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My Traffic is Worse than Yours (and I’m about to prove it)

Mark Daniel by Mark Daniel, Vice President of Partner Relations at RealMassiveA.B. Economics Stanford University

 

austin-traffic-main

The infrastructure in Austin, specifically the highway and loop system, is years behind the population. It’s been that way for the 25 years I’ve been coming down here. For a town its size (population 885,400 in the city limits, 2.0 million for the metro-area), Austin struggles with the traffic of some of the largest metropolitan areas. This is having a major impact on development (as development continues to have an impact on traffic) as drive times to and from work and play have become a major factor in the decision on whether or not to develop a specific site, or even a pitch used to promote one.

But how bad is it really?

I generated 50 random points in an area roughly 30 miles by 30 miles, with the Frost Bank Tower downtown at the center. I then used the drive time module of Project Atlas (powered by the Google maps API) to plot these points grouped by time. The result is shown below:

Drivetime Map

The average drive time at 8am was 33.9 minutes. At 5pm that increases to 38.6. For perspective, the average drive time at 11pm is 26.3 minutes, meaning the morning and evening commutes vary from “off-peak” by 29% and 47% respectively, the longest drive time being 73.0 minutes.

What does that mean? Are those good or bad times? Or as a friend of mine likes to say, “compared to what?”

Let’s run some comparisons using the same distances in other cities to get some perspective, starting with some similarly sized cities.

Indianapolis, IN:

MSA Population 1.989 million

Drivetime Map 2

Destination: Monument Circle

Average time: 8am – 25.0 min   5pm – 28.0 min

Longest time: 42.6 min

Off-peak: 24.4 min

Morning commute variance from off-peak: 2%

Evening commute variance from off-peak: 15%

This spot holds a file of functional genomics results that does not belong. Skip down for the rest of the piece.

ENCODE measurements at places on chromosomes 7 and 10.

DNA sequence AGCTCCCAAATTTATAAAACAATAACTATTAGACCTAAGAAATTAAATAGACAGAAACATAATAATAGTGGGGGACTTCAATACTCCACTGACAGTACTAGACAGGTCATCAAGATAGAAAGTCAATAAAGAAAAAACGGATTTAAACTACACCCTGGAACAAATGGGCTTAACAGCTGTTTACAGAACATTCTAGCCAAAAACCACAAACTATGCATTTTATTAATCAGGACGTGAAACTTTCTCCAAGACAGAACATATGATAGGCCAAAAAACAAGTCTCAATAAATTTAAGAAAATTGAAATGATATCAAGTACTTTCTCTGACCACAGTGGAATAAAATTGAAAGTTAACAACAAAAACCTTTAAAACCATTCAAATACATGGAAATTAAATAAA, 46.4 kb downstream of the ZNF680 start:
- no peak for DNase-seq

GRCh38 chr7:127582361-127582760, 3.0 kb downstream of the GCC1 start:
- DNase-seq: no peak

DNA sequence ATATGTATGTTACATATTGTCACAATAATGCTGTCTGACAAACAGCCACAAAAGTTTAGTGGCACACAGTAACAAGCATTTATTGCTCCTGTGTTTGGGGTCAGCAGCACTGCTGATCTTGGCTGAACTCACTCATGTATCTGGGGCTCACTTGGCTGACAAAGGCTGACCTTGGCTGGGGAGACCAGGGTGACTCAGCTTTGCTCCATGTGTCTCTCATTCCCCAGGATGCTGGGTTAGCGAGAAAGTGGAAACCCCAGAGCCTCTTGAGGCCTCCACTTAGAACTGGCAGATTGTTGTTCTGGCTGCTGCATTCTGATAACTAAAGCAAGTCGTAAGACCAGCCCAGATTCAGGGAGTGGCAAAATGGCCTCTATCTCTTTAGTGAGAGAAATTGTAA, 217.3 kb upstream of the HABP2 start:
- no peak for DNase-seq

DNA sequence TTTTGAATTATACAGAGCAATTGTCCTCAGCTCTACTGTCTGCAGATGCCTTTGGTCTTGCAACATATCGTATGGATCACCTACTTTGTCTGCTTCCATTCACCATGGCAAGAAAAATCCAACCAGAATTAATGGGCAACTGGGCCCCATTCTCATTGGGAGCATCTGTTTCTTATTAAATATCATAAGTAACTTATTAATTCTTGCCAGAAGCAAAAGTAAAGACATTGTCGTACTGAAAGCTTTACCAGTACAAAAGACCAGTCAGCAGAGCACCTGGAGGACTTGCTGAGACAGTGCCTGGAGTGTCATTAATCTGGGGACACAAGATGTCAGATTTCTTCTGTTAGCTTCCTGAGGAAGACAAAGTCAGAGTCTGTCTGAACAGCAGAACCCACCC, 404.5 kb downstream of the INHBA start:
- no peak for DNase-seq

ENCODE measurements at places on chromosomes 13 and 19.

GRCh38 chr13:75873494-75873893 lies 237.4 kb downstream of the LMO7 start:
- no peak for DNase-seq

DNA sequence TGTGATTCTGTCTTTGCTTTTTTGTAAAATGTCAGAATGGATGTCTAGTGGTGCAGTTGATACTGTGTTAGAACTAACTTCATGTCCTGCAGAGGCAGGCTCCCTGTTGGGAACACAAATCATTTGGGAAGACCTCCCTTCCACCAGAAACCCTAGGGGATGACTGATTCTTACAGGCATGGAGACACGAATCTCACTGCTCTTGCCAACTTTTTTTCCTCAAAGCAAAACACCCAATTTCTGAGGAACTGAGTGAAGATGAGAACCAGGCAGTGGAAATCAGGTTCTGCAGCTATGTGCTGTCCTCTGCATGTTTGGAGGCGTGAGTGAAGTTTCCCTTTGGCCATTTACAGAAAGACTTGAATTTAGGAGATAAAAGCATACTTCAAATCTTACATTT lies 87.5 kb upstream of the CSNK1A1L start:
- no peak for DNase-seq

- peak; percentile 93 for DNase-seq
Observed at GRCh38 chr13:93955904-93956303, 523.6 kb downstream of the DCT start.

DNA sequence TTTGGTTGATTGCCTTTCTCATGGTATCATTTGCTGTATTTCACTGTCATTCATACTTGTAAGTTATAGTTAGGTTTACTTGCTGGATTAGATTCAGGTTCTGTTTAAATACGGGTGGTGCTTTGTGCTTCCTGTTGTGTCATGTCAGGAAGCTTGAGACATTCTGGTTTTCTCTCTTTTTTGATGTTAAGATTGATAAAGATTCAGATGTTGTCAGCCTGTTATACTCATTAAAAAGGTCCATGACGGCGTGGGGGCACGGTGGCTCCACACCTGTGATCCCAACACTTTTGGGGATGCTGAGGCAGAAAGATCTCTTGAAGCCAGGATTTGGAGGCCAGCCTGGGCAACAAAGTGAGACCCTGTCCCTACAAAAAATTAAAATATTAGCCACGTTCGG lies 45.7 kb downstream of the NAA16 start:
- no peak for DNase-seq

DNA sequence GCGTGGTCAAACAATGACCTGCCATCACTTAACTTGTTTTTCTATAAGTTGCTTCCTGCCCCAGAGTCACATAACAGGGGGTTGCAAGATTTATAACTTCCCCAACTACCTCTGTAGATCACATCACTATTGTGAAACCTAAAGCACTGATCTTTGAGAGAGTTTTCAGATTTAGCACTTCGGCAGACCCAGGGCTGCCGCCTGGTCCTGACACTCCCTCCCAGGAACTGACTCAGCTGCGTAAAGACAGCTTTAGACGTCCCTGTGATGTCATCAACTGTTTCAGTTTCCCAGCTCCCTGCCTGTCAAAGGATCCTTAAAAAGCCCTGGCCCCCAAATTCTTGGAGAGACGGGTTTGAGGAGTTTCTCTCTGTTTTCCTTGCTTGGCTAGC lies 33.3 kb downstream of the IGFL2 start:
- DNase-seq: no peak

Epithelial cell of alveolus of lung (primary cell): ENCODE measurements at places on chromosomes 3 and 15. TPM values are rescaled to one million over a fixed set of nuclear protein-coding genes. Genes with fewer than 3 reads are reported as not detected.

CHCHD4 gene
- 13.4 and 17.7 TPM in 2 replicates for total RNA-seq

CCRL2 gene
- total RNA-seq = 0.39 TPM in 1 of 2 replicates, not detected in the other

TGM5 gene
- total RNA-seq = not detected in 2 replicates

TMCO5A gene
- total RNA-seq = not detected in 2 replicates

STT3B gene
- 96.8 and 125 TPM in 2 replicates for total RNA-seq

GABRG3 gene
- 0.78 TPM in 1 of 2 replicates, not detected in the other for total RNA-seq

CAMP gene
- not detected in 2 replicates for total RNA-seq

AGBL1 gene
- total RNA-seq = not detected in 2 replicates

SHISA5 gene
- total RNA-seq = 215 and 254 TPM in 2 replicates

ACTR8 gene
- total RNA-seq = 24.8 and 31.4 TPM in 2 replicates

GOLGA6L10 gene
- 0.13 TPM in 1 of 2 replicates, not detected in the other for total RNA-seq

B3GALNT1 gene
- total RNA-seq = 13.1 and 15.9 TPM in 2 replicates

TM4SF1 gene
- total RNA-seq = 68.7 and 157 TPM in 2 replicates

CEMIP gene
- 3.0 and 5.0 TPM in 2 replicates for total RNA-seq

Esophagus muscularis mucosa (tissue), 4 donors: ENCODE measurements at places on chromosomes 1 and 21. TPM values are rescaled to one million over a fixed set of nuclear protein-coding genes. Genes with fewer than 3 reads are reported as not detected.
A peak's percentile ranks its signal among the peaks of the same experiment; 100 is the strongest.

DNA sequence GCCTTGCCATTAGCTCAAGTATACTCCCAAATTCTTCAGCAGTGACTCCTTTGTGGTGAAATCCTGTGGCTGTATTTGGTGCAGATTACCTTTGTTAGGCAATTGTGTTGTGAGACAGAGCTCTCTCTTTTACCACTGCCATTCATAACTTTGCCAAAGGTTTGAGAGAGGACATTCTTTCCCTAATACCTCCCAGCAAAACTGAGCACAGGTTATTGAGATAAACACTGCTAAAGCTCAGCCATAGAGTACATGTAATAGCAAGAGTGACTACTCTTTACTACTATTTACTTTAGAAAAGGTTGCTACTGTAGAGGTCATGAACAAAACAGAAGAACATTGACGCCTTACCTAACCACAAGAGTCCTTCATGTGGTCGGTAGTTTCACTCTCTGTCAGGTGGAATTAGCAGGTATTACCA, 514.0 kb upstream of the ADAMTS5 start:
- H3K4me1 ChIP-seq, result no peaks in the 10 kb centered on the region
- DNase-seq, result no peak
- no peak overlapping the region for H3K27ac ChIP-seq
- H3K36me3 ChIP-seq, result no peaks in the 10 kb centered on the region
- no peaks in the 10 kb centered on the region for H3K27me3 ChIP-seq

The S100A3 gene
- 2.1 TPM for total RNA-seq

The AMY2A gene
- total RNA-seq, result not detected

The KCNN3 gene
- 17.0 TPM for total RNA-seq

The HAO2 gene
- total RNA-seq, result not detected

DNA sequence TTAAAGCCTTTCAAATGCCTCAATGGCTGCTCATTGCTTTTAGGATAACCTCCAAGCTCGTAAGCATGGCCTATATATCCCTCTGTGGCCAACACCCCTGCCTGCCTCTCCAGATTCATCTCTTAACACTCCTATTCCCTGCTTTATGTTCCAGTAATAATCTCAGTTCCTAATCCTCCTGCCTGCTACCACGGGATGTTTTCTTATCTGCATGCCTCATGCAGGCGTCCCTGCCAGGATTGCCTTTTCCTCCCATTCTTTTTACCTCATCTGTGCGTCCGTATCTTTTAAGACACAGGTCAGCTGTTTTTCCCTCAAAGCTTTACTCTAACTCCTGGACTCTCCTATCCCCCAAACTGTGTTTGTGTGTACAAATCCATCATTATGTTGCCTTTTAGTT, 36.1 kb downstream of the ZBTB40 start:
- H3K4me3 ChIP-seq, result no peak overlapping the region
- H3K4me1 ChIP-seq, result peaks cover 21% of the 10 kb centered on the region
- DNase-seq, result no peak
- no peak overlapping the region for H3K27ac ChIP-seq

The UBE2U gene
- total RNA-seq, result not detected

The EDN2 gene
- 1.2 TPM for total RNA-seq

Columbus, OH:

MSA Population 2.022 million

DriveTime Map 3

Destination: The Ohio Statehouse

Average time: 8am – 23.2 min   5pm – 31.0 min

Longest time: 43.3 min

Off-peak: 21.6 min

Morning commute variance from off-peak: 7%

Evening commute variance from off-peak: 43%

 

Let move to some larger cities with bigger traffic issues.

Houston, TX:

MSA Population 6.657 million

DriveTime map 4

Destination: Exxon Mobil Pipeline Co

Average time: 8am – 28.4 min   5pm – 31.9 min

Longest time: 47.8 min

Off-peak: 22.6 min

Morning commute variance from off-peak: 26%

Evening commute variance from off-peak: 41%

 

Atlanta, GA:

Population: 5.711 million

DriveTime Map 5

Destination: SunTrust Bank HQ

Average time: 8am – 32.7 min   5pm – 29.1 min

Longest time: 55.6 min

Off-peak: 21.3 min

Morning commute variance from off-peak: 36%

Evening commute variance from off-peak: 41%

 

Dallas, TX:

Population 7.103 million

DriveTime Map 6

Destination: City Hall

Average time: 8am – 23.8 min   5pm – 24.8 min

Longest time: 41.7 min

Off-peak: 19.6 min

Morning commute variance from off-peak: 21%

Evening commute variance from off-peak: 27%

I’m going to stop there, but feel free to send me an email if you would like to see this analysis for your city, or for a specific site or building.

 

To summarize –

Highest average times:

8am #1 Austin, #2 Atlanta

5pm #1 Austin, #2 Houston

Longest commute: #1 Austin, #2 Atlanta

Morning commute variance from off-peak: #1 Atlanta, #2 Austin

Evening commute variance from off-peak: #1 Austin, #2 Columbus

Just to be sure, I ran some tests. If you remove the ten longest drive times from the Austin data, it still comes in at #1, ahead of Houston. I ran three more randomized simulations of Austin for 5pm traffic and, even using the best (shortest times) result, it was still 11% worse than #2 Houston.

For obvious reasons I did not select Los Angeles or New York. I know there are other cities with worse traffic, but I was honestly surprised at how bad traffic is in Austin compared to the cities above, most of which I personally have driven in (I really expected Atlanta to put up more of a fight).

I hope you enjoyed seeing the analysis as much as I enjoyed putting it together. Happy driving, wherever you may be fighting the traffic.


Click here to learn more about what Project Atlas and our drive time module can do for you.


The drive time module of Project Atlas is designed to help developers and investors better understand potential traffic issues, especially in markets with which they are unfamiliar, helping to avoid investment in a location which may look “drive-able” but which carries serious traffic risks. Brokers typically use this module to help their clients better understand the impact of office relocation on their employees.